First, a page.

Bulgaria is undergoing a deep political crisis. A mass social mobilisation against austerity, poverty and electricity price rises took place in February, toppling the centre-right government. After elections in May, the independent Plamen Oresharski became prime minister (back in 1997 he was one of the architects of currency board that led into a regime of unrelenting austerity, long before Greece and the rest of western Europe). The round of popular unrest going on for over 160 days, erupted over the controversial appointment of Delyan Peevski, a media mogul, as a head of national security. Originally, demonstrations had participants from all sides of the political spectrum demanding the resignation of the government. Gradually, the protests became smaller after being hijacked by groups who saw them as a way of reviving 1990s anti-communism. Protesters started to call for “European values”, “morality in politics” and a “genuine break” with the communist past. When students occupied Sofia University’s main building last month, opposition saw it as an extension of their campaign and the media ignored the original radical content of the occupation: the old “communists v anti-communists” paradigm took over. But the occupation itself is curiously devoid of strong anti-communism, and another key difference is that not a single EU flag was raised inside the occupation, unlike in the street protests.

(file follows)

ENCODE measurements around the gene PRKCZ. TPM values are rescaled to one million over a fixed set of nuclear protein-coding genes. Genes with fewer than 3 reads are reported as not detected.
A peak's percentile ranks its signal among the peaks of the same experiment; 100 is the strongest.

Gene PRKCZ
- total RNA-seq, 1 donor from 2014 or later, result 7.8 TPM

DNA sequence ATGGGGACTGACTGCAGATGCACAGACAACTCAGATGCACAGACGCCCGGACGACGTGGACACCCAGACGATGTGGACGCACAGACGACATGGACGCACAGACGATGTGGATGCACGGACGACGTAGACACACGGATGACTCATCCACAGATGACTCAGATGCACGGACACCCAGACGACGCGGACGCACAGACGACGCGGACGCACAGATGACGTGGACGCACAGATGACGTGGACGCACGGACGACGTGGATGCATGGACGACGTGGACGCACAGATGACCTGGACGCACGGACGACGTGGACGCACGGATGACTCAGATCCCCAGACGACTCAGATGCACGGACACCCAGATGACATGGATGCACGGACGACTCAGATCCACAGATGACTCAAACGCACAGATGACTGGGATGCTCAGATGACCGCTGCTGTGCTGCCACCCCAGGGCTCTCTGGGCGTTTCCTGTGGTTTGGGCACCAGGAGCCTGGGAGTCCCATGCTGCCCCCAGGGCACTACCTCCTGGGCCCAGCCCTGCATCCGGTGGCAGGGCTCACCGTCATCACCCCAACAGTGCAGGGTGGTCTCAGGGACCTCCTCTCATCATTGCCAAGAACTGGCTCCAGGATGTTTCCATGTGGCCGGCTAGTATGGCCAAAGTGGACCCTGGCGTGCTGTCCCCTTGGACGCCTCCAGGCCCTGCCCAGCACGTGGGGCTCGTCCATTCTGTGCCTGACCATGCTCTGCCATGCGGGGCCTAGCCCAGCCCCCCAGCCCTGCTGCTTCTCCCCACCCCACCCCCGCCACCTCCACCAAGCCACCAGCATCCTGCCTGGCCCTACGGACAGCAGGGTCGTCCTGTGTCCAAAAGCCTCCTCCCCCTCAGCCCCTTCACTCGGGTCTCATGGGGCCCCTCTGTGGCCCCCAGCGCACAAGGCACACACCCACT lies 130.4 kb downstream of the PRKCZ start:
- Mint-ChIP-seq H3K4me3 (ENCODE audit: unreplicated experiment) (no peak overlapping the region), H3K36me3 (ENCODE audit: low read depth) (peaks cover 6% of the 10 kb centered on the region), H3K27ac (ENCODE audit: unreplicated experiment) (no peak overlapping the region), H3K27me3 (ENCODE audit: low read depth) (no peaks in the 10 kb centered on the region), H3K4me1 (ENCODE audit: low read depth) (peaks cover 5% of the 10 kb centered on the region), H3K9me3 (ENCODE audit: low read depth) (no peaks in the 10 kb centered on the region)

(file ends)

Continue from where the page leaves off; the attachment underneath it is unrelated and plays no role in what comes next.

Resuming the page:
The students’ “moral revolution” sits uncomfortably with the attempt by political elites to find new legitimacy through reviving old political divisions. The students have explicitly distanced themselves from all the political parties that have dominated Bulgaria post-1989, directing their anger instead at the endless “transition” to democracy, with its misery and corruption. The occupation has gone beyond demanding just a government resignation that would result in a different set of politicians but the status quo remaining the same. The students organised workshops where they discussed their desired common future.